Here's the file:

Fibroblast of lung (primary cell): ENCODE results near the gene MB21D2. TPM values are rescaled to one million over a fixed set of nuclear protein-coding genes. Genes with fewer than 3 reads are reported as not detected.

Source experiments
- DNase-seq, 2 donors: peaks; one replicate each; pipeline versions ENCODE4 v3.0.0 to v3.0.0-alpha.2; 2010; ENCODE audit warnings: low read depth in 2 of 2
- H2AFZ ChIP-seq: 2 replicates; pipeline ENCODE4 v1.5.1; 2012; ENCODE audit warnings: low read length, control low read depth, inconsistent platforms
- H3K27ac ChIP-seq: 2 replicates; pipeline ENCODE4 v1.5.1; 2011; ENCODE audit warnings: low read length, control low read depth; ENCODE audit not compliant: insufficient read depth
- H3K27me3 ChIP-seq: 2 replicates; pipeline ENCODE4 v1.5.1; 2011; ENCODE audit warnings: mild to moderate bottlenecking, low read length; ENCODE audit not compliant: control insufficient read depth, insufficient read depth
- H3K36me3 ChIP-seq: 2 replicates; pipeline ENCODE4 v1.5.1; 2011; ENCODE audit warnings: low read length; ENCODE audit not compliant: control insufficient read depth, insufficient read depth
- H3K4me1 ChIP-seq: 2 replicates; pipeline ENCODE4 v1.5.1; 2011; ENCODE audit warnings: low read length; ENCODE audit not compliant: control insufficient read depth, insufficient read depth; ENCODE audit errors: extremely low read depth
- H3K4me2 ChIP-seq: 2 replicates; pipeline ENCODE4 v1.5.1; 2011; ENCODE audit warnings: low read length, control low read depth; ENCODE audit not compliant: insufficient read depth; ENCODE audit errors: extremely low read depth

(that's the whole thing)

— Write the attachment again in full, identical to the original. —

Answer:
Fibroblast of lung (primary cell): ENCODE results near the gene MB21D2. TPM values are rescaled to one million over a fixed set of nuclear protein-coding genes. Genes with fewer than 3 reads are reported as not detected.

Source experiments
- DNase-seq, 2 donors: peaks; one replicate each; pipeline versions ENCODE4 v3.0.0 to v3.0.0-alpha.2; 2010; ENCODE audit warnings: low read depth in 2 of 2
- H2AFZ ChIP-seq: 2 replicates; pipeline ENCODE4 v1.5.1; 2012; ENCODE audit warnings: low read length, control low read depth, inconsistent platforms
- H3K27ac ChIP-seq: 2 replicates; pipeline ENCODE4 v1.5.1; 2011; ENCODE audit warnings: low read length, control low read depth; ENCODE audit not compliant: insufficient read depth
- H3K27me3 ChIP-seq: 2 replicates; pipeline ENCODE4 v1.5.1; 2011; ENCODE audit warnings: mild to moderate bottlenecking, low read length; ENCODE audit not compliant: control insufficient read depth, insufficient read depth
- H3K36me3 ChIP-seq: 2 replicates; pipeline ENCODE4 v1.5.1; 2011; ENCODE audit warnings: low read length; ENCODE audit not compliant: control insufficient read depth, insufficient read depth
- H3K4me1 ChIP-seq: 2 replicates; pipeline ENCODE4 v1.5.1; 2011; ENCODE audit warnings: low read length; ENCODE audit not compliant: control insufficient read depth, insufficient read depth; ENCODE audit errors: extremely low read depth
- H3K4me2 ChIP-seq: 2 replicates; pipeline ENCODE4 v1.5.1; 2011; ENCODE audit warnings: low read length, control low read depth; ENCODE audit not compliant: insufficient read depth; ENCODE audit errors: extremely low read depth